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How To Read China's Climate Pledges In Paris

People walk on a pedestrian overhead bridge as office buildings in Central Business District of Beijing are shrouded with heavy haze, Tuesday, Dec. 8, 2015. Beijing's red alerts for smog are as much about duration as they are about severity of pollution forecasts. The forecasting model must predict three or more days of smog with levels of 300 or higher on the city's air quality index - which typically would include having levels of dangerous PM 2.5 particles of about 10 times the safe level. (Andy Wong/AP Photo)
People walk on a pedestrian overhead bridge as office buildings in Central Business District of Beijing are shrouded with heavy haze, Tuesday, Dec. 8, 2015. Beijing's red alerts for smog are as much about duration as they are about severity of pollution forecasts. The forecasting model must predict three or more days of smog with levels of 300 or higher on the city's air quality index - which typically would include having levels of dangerous PM 2.5 particles of about 10 times the safe level. (Andy Wong/AP Photo)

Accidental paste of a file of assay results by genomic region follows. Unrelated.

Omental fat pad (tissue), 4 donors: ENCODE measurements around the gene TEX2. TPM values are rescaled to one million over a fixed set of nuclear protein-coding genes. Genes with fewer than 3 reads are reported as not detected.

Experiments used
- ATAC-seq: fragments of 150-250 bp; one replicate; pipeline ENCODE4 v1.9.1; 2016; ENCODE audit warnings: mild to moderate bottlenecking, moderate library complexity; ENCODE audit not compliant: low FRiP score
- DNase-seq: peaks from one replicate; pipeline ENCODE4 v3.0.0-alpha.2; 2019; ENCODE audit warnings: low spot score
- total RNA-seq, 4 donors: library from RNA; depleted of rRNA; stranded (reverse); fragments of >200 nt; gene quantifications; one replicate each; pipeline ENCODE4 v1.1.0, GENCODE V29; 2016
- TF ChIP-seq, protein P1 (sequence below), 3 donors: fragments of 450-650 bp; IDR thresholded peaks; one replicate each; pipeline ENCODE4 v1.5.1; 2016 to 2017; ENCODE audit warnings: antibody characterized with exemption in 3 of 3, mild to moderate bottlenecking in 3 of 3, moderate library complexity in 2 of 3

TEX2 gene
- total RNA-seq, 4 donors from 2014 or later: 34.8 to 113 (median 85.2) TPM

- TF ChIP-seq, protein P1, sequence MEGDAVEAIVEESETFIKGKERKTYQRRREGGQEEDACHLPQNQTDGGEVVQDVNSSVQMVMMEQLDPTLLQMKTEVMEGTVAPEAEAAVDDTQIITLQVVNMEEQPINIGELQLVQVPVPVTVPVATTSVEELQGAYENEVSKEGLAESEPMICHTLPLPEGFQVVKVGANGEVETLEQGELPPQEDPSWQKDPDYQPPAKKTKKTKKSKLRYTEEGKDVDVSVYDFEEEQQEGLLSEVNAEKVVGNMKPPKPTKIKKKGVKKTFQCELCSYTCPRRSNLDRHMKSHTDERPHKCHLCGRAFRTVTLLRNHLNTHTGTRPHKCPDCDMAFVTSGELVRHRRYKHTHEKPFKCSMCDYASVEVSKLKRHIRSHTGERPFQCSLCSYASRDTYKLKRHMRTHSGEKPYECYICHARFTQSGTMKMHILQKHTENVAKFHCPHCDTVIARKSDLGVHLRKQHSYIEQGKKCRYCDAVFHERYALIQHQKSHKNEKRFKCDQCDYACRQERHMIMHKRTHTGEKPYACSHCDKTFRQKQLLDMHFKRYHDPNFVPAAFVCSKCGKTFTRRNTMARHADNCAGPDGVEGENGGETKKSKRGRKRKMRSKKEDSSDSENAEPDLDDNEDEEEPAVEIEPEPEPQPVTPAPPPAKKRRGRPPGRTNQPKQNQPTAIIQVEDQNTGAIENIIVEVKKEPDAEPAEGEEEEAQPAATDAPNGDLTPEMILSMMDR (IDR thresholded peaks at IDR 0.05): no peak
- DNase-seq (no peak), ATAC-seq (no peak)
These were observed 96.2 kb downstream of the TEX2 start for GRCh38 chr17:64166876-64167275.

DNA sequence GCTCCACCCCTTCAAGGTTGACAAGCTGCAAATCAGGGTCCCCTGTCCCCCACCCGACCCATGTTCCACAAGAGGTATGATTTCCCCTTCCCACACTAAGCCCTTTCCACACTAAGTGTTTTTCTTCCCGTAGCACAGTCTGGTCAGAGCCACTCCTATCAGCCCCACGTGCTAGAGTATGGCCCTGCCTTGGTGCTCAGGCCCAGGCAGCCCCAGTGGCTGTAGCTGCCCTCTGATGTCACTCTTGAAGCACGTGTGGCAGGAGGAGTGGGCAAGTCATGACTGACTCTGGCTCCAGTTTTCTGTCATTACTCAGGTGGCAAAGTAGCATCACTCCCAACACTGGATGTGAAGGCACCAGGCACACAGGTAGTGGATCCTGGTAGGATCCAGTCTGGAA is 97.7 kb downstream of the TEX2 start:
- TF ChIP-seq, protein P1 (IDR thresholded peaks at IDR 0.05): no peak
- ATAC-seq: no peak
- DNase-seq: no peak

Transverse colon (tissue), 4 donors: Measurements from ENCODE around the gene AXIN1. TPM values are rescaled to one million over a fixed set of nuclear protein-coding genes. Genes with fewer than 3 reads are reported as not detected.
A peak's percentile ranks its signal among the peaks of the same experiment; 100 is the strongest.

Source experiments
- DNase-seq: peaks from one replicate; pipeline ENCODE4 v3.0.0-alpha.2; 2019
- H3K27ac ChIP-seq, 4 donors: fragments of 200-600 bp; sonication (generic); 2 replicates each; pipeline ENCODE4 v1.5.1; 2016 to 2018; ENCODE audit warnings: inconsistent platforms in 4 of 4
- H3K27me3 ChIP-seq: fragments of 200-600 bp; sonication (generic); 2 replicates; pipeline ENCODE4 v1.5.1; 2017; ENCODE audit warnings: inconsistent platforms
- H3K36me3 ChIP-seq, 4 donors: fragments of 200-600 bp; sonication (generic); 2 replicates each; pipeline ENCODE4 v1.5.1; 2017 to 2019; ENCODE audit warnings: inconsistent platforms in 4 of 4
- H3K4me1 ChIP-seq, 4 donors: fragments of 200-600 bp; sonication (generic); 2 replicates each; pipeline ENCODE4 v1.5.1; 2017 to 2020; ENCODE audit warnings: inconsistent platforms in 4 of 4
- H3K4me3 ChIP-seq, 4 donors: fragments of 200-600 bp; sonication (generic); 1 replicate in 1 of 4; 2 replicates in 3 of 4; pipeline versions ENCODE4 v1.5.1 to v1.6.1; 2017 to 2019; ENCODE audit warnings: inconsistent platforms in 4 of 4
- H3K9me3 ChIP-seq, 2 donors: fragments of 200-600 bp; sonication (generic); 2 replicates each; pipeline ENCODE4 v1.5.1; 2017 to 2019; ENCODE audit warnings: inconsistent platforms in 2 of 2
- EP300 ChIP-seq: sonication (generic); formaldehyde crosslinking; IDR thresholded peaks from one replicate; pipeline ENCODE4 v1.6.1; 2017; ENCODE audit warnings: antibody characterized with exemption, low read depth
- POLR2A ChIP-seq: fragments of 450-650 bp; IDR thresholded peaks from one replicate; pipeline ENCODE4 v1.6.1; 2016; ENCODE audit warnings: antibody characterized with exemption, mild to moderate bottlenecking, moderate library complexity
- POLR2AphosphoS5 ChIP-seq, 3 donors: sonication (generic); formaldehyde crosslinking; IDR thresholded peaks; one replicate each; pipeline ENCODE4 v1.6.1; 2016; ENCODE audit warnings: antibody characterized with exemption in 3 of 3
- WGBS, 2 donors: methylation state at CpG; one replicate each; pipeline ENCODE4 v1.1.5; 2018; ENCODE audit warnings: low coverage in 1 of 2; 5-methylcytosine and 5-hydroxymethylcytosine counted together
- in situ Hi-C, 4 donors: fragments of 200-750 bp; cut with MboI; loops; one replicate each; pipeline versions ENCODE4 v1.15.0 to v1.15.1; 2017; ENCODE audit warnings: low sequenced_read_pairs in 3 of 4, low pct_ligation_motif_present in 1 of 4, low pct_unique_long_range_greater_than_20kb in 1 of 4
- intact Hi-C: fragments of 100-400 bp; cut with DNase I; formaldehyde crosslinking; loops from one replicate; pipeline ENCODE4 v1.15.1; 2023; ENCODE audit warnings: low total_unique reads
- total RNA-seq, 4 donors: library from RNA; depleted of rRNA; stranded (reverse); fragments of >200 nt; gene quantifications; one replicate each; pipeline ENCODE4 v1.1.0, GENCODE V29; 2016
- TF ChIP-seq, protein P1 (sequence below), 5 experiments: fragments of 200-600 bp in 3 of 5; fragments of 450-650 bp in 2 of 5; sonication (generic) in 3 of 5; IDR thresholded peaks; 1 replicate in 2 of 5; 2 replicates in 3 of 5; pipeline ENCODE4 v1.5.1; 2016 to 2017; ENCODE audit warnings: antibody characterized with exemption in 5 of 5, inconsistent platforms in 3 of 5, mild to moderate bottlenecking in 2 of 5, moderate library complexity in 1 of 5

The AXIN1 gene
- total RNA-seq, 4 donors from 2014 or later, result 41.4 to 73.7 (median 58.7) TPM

Global climate talks continue today in Paris, the final week of the conference. One country that has dramatically changed its tune since the Copenhagen climate meeting six years ago is China.

China has gone from refusing to commit to action on climate change to what The Wall Street Journal describes as a cheerleader for action.

The Wall Street Journal’s Jason Bellini speaks with Here & Now‘s Eric Westervelt about the changes the country is making.

Guest

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